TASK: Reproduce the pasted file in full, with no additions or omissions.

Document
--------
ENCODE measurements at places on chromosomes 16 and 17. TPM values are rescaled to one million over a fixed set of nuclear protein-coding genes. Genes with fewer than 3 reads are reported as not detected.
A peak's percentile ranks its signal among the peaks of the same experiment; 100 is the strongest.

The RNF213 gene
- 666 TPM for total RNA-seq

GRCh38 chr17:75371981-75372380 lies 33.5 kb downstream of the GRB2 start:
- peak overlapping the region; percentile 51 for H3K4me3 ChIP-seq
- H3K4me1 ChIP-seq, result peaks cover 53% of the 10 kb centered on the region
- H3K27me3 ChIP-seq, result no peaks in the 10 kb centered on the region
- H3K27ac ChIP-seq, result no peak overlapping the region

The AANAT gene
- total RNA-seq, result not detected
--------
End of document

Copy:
ENCODE measurements at places on chromosomes 16 and 17. TPM values are rescaled to one million over a fixed set of nuclear protein-coding genes. Genes with fewer than 3 reads are reported as not detected.
A peak's percentile ranks its signal among the peaks of the same experiment; 100 is the strongest.

The RNF213 gene
- 666 TPM for total RNA-seq

GRCh38 chr17:75371981-75372380 lies 33.5 kb downstream of the GRB2 start:
- peak overlapping the region; percentile 51 for H3K4me3 ChIP-seq
- H3K4me1 ChIP-seq, result peaks cover 53% of the 10 kb centered on the region
- H3K27me3 ChIP-seq, result no peaks in the 10 kb centered on the region
- H3K27ac ChIP-seq, result no peak overlapping the region

The AANAT gene
- total RNA-seq, result not detected